I'm thinking it got the "PEQ" because of the safety issue portrayed. Like standing in the gauge, this shows a broken safety rule, an UNLOCKED and thus dangerous switch.
Have you ever been around railroading? That is not a dangerous switch, and defiantly not a broken safety rule, unless it is a mainline switch that has been reported lined and locked.

Also, why would it get PEQ? Is it the photographers fault that a safety rule is being "broken"? No, he simply captured the scene as he saw it.
Methinks derailed cars and jackknifed engines are safety violations, yet those aren't PEQ...
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I personally have had a problem with those trying to tell us to turn railroad photography into an "art form." It's fine for them to do so, I welcome it in fact, but what I do have a problem with is that the practitioners of the more "arty" shots, I have found, tend to look down their nose's at others who are shooting more "mundane" shots.
Railroad photography is what you make of it, but one way is not "better" than another, IMHO. Unless you have a pole right thought the nose of the engine! -SG
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Old 11-06-2009, 11:36 PM   #10
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Quote:
Originally Posted by coborn35 View Post
That is not a dangerous switch, and defiantly not a broken safety rule, unless it is a mainline switch that has been reported lined and locked.
So we the viewers "defiantly" know it is/is not a mainline switch because...?

MAYBE on your museum trackage they don't care about safety though I doubt it. As you point out above, however, they do on mainline or real railroads.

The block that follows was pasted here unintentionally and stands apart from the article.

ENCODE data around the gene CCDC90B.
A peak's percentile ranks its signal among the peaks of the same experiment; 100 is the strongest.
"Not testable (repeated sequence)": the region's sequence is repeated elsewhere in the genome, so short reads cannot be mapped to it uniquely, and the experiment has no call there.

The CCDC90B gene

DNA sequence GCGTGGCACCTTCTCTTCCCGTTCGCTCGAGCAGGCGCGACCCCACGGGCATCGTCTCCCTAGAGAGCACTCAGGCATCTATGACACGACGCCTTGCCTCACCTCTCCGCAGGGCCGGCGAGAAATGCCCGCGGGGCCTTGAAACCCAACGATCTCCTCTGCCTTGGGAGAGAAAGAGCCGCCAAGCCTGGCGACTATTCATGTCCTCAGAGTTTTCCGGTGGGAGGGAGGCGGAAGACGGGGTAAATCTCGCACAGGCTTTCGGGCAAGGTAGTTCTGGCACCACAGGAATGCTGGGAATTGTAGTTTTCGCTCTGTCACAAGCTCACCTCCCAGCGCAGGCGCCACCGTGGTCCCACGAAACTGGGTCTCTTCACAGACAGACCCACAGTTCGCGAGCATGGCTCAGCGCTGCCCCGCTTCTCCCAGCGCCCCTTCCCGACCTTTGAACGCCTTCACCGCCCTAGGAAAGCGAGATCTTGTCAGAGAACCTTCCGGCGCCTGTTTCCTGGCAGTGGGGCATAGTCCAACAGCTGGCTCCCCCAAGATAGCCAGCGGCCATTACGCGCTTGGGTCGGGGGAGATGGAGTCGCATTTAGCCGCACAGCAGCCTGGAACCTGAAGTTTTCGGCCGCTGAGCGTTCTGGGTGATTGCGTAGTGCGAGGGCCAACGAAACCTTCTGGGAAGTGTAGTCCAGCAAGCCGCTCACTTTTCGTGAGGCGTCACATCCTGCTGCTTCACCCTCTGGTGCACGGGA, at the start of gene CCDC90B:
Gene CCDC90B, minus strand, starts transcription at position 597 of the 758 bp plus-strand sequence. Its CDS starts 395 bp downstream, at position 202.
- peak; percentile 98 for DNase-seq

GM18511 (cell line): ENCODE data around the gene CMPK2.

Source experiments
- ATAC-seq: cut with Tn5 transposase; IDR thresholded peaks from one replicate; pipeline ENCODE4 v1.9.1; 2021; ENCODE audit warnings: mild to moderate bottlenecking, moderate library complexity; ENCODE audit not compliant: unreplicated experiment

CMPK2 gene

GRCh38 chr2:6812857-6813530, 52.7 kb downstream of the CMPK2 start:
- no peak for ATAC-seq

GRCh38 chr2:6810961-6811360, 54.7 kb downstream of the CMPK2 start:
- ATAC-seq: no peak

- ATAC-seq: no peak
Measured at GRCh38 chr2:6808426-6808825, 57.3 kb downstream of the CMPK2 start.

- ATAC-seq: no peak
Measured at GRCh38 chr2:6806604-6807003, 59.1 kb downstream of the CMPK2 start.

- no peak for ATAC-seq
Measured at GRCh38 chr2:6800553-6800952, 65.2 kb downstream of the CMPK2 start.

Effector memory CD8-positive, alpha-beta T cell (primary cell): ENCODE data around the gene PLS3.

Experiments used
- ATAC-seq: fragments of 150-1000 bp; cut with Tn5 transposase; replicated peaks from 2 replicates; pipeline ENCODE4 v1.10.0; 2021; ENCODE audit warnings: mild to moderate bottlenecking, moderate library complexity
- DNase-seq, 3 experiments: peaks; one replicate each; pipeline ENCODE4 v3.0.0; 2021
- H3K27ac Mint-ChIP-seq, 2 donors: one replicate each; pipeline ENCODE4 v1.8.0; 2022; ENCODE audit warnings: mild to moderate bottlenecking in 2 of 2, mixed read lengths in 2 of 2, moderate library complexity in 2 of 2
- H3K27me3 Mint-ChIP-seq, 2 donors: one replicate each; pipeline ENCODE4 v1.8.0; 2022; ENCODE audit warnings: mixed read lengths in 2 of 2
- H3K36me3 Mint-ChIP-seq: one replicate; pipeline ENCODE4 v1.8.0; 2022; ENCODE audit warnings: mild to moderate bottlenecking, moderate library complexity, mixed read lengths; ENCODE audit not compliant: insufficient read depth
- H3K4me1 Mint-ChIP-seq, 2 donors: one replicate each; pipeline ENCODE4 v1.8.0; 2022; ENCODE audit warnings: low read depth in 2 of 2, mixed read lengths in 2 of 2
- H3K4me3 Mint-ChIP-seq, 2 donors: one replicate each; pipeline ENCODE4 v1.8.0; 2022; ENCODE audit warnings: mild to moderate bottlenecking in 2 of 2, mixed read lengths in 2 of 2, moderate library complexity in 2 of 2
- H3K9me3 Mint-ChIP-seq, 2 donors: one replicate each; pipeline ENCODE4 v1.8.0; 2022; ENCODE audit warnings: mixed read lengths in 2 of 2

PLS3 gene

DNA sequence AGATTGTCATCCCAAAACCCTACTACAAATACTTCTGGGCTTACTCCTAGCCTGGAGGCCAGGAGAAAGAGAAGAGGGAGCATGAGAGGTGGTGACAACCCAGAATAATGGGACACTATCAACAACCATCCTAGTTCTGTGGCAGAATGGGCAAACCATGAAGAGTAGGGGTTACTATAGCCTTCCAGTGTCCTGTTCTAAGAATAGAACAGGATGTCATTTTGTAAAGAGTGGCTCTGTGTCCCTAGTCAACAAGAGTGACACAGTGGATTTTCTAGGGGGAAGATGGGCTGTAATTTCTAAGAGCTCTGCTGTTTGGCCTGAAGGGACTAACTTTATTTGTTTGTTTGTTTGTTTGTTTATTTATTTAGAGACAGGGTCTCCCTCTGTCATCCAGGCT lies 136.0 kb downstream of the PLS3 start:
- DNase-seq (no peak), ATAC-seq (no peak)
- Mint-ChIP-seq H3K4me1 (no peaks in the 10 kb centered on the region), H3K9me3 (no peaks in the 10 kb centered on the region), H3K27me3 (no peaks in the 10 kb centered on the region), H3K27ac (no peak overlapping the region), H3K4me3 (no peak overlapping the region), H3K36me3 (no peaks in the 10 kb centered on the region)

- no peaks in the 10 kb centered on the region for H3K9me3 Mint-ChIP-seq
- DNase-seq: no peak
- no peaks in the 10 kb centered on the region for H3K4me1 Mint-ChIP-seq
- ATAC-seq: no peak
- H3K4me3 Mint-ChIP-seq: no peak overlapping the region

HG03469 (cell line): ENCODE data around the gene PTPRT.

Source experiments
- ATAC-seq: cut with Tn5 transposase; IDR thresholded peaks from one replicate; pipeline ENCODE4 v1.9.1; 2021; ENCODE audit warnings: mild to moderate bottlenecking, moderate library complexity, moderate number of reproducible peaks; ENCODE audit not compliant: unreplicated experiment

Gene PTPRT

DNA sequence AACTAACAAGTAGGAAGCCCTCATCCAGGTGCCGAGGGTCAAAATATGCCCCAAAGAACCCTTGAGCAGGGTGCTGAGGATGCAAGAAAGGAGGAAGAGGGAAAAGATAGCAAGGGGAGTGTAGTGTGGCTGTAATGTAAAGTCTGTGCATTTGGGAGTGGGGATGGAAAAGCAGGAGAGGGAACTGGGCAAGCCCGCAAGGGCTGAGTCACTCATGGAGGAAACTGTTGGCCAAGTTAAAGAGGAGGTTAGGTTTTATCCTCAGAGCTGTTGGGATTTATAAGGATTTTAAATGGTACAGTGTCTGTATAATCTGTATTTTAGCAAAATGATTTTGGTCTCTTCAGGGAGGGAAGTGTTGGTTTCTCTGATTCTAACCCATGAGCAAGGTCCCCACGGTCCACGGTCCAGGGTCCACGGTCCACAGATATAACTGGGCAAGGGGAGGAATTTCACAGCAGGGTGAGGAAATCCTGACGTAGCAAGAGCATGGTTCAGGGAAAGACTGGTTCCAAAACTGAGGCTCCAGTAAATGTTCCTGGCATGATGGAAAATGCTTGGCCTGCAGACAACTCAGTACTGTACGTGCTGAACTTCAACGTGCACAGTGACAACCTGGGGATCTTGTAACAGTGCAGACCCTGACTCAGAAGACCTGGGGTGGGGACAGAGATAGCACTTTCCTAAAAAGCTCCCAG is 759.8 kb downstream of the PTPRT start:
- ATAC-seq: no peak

You have asked for opinions before on RP. I have offered same but you in the assuredness of youth did not care for the answer. In this particular instance, I just was relaying the fact that RP does not wish to encourage unsafe, trespassing behavior. And again, you are critical of my answer.

Max, you have made these and other statements on RP that attest to your newbie status here and in the world. I suggest you just listen, or be polite in what you say since your jejune opinions need maturation.
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Old 11-07-2009, 12:13 AM   #11
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Oh boy! I was gone a few days and it seems my thread was taken out of context.

What I had thought I originally asked was an opinion about the color to black and white conversion for the shot I attached. Not about the PEQ rejection for the color version. I DID NOT submit the B/W to RP. All I wanted was an honest opinion/criticism about my attempt at B/W from some of the pros and ways to improve it. If it is bad I wanted to know. If it's O.K. I wanted to know.

I DID NOT want to re-hash my color attempt and it's rejection in the old time machine. I could care less about the safety/trespassing/mainline/unsafe/museum trackage etc. aspects that are involved and what is implied and what is truth. When I submitted the shot originally in color I did include the story of where it was ( a line that has NOT been used since 2001 on private property and taken with permission) and what RR's where involved in both the description and notes to the screeners.

Again all I wanted was to see if the B/W conversion was any good. Not name calling etc.

Sorry for any confusion!
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Old 11-07-2009, 01:08 AM   #12
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Quote:
Originally Posted by Dennis A. Livesey View Post